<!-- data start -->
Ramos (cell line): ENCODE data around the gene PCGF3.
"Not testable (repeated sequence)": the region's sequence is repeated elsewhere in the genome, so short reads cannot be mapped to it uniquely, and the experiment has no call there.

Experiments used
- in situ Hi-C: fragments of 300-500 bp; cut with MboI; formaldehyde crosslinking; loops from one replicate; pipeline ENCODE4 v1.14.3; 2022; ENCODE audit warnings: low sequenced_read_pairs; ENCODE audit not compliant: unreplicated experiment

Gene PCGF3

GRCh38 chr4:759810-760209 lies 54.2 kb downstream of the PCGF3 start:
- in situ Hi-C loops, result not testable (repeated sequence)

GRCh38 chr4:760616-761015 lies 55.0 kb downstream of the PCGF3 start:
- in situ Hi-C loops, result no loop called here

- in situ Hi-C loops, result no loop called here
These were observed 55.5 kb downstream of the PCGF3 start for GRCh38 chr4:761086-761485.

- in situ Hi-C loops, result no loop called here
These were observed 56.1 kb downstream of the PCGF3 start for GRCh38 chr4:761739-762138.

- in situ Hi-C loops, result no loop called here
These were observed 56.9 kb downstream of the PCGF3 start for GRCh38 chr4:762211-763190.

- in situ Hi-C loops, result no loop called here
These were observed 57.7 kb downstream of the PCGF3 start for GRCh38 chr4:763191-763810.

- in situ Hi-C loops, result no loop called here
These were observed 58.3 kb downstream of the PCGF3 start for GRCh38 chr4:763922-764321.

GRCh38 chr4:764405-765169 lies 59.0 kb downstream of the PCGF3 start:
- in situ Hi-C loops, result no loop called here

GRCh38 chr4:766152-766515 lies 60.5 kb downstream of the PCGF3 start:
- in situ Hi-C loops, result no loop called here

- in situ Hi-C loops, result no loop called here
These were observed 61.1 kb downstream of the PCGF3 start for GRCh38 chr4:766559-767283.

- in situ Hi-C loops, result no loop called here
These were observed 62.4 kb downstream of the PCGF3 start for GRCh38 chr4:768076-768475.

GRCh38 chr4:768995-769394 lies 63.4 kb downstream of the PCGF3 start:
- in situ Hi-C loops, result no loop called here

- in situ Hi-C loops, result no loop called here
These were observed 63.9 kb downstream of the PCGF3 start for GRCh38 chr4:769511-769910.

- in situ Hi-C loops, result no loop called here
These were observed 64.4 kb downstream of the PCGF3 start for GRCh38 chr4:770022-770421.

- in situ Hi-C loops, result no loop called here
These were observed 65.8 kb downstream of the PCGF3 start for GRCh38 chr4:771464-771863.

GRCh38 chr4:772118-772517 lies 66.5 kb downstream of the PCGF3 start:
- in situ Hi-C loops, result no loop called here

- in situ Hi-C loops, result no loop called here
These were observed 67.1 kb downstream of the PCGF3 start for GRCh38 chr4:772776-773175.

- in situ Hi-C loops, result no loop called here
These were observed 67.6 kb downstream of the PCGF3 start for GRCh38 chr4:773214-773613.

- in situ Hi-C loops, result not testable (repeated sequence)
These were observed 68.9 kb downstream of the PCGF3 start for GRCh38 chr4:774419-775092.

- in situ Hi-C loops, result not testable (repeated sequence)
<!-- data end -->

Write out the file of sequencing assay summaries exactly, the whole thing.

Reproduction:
Ramos (cell line): ENCODE data around the gene PCGF3.
"Not testable (repeated sequence)": the region's sequence is repeated elsewhere in the genome, so short reads cannot be mapped to it uniquely, and the experiment has no call there.

Experiments used
- in situ Hi-C: fragments of 300-500 bp; cut with MboI; formaldehyde crosslinking; loops from one replicate; pipeline ENCODE4 v1.14.3; 2022; ENCODE audit warnings: low sequenced_read_pairs; ENCODE audit not compliant: unreplicated experiment

Gene PCGF3

GRCh38 chr4:759810-760209 lies 54.2 kb downstream of the PCGF3 start:
- in situ Hi-C loops, result not testable (repeated sequence)

GRCh38 chr4:760616-761015 lies 55.0 kb downstream of the PCGF3 start:
- in situ Hi-C loops, result no loop called here

- in situ Hi-C loops, result no loop called here
These were observed 55.5 kb downstream of the PCGF3 start for GRCh38 chr4:761086-761485.

- in situ Hi-C loops, result no loop called here
These were observed 56.1 kb downstream of the PCGF3 start for GRCh38 chr4:761739-762138.

- in situ Hi-C loops, result no loop called here
These were observed 56.9 kb downstream of the PCGF3 start for GRCh38 chr4:762211-763190.

- in situ Hi-C loops, result no loop called here
These were observed 57.7 kb downstream of the PCGF3 start for GRCh38 chr4:763191-763810.

- in situ Hi-C loops, result no loop called here
These were observed 58.3 kb downstream of the PCGF3 start for GRCh38 chr4:763922-764321.

GRCh38 chr4:764405-765169 lies 59.0 kb downstream of the PCGF3 start:
- in situ Hi-C loops, result no loop called here

GRCh38 chr4:766152-766515 lies 60.5 kb downstream of the PCGF3 start:
- in situ Hi-C loops, result no loop called here

- in situ Hi-C loops, result no loop called here
These were observed 61.1 kb downstream of the PCGF3 start for GRCh38 chr4:766559-767283.

- in situ Hi-C loops, result no loop called here
These were observed 62.4 kb downstream of the PCGF3 start for GRCh38 chr4:768076-768475.

GRCh38 chr4:768995-769394 lies 63.4 kb downstream of the PCGF3 start:
- in situ Hi-C loops, result no loop called here

- in situ Hi-C loops, result no loop called here
These were observed 63.9 kb downstream of the PCGF3 start for GRCh38 chr4:769511-769910.

- in situ Hi-C loops, result no loop called here
These were observed 64.4 kb downstream of the PCGF3 start for GRCh38 chr4:770022-770421.

- in situ Hi-C loops, result no loop called here
These were observed 65.8 kb downstream of the PCGF3 start for GRCh38 chr4:771464-771863.

GRCh38 chr4:772118-772517 lies 66.5 kb downstream of the PCGF3 start:
- in situ Hi-C loops, result no loop called here

- in situ Hi-C loops, result no loop called here
These were observed 67.1 kb downstream of the PCGF3 start for GRCh38 chr4:772776-773175.

- in situ Hi-C loops, result no loop called here
These were observed 67.6 kb downstream of the PCGF3 start for GRCh38 chr4:773214-773613.

- in situ Hi-C loops, result not testable (repeated sequence)
These were observed 68.9 kb downstream of the PCGF3 start for GRCh38 chr4:774419-775092.

- in situ Hi-C loops, result not testable (repeated sequence)